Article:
2. So Andrew is correct because you say so, is that it? And you are the last authority on this matter, and what exactly are your qualifications to be the last authority on this matter? The author of this blogg is completely correct and spot on, there is way to much mistrust in our justice system and those who are charged to enforce it. Again in your last line, what are your qualifications to judge these (in your words) supposedly medical experts?

          1. I use the same criteria as everyone else who still thinks Darren Wilson did something wrong, or that Michael Brown is a martyr, or that black America is a victim of white privilege. I’m an expert because I’m too closed minded to even considered anyone else’s perspective or bother with evaluating the evidence. I’m also an expert because I’m an academic, which means I’m so disconnected from the real world, and so in need of feeling relevant that I must be right.

    2. Absolutely correct. In each and every
      instance and without exception, a Grand Jury is to determine whether or not to issue
      an indictment on the basis of evidence presented to them regardless of, and even in spite of, public opinion. Following Dr. McBride’s circular logic, our legal system should abandon the Grand Jury process altogether. Not wise.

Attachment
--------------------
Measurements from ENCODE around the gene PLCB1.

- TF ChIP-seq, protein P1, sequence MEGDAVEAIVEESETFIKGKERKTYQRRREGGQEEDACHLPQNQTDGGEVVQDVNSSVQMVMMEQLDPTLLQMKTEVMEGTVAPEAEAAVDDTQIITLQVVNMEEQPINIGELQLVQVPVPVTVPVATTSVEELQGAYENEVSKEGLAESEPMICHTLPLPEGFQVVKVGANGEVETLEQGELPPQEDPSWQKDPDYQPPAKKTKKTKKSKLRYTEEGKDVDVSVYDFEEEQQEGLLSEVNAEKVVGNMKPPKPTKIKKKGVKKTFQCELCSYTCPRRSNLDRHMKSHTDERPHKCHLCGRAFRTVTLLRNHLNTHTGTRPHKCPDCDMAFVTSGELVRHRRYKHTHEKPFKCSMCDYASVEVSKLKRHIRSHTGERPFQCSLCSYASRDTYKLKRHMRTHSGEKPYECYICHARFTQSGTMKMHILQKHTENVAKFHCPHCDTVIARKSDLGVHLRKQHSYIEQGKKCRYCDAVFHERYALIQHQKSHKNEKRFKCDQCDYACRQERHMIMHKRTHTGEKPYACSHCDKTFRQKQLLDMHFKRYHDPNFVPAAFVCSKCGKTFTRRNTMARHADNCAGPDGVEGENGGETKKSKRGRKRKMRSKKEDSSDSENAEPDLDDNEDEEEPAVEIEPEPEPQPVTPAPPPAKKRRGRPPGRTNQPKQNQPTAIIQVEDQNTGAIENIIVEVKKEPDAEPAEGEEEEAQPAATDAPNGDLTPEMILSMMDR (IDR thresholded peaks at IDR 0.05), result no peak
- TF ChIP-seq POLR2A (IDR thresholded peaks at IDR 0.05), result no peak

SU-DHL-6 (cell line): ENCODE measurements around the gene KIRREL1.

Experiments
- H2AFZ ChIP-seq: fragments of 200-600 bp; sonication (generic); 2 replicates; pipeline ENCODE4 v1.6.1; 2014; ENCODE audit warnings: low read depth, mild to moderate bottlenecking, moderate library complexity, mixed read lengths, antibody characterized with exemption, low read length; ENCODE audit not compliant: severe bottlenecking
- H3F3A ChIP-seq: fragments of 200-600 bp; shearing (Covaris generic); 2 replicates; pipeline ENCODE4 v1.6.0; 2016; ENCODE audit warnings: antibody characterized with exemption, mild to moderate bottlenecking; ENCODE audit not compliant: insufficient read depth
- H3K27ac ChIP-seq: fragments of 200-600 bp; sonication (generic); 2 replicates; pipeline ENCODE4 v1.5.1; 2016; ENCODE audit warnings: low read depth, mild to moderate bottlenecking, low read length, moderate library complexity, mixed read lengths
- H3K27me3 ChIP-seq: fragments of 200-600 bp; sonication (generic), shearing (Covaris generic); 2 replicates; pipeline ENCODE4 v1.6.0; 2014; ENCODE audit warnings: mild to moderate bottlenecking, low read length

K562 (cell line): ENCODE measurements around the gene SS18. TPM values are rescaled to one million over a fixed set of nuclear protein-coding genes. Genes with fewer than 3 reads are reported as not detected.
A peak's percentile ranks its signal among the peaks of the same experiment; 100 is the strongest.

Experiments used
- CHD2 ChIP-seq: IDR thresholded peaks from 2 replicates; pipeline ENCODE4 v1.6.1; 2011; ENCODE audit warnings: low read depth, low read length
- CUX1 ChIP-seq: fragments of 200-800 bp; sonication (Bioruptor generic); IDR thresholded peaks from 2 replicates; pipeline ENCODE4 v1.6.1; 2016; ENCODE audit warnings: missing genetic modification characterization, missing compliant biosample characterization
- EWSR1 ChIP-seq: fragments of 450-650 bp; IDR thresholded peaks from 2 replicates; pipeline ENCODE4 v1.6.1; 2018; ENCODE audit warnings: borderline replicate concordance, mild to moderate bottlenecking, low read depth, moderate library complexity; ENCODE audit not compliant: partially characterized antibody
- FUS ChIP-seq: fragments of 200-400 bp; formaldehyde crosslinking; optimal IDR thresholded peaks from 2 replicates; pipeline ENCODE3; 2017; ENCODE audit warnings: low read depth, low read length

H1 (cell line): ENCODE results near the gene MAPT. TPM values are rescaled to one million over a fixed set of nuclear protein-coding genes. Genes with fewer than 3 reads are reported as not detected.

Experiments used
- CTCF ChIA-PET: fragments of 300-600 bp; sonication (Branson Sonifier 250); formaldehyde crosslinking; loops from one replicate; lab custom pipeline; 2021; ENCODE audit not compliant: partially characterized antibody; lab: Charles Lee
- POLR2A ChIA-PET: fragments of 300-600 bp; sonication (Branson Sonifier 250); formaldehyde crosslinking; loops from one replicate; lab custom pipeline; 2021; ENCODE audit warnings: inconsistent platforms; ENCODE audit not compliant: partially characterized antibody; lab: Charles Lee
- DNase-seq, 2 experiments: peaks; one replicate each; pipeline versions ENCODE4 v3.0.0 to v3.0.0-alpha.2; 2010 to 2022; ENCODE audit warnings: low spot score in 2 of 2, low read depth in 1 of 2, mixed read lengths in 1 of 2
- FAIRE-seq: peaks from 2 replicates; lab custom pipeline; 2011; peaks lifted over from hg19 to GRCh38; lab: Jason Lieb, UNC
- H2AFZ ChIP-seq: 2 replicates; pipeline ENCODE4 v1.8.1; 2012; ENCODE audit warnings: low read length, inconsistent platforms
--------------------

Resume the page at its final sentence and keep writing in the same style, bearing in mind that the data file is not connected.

The sad thing is, we’ve already heard Al Sharpton and others of his ilk announce that “they” [law enforcement/courts] control all the evidence and will “probably just make up whatever evidence they need” to “do whatever they want”. Many protestors don’t care what the evidence shows. They just want Officer Wilson “DEAD” as chanted by many seen on local news coverage.

      And, can we stop already with the “unarmed” bit? Lethal force response is not determined by whether or not your attacker is armed. It is whether or not they have the means, opportunity, and intent to kill you. Period.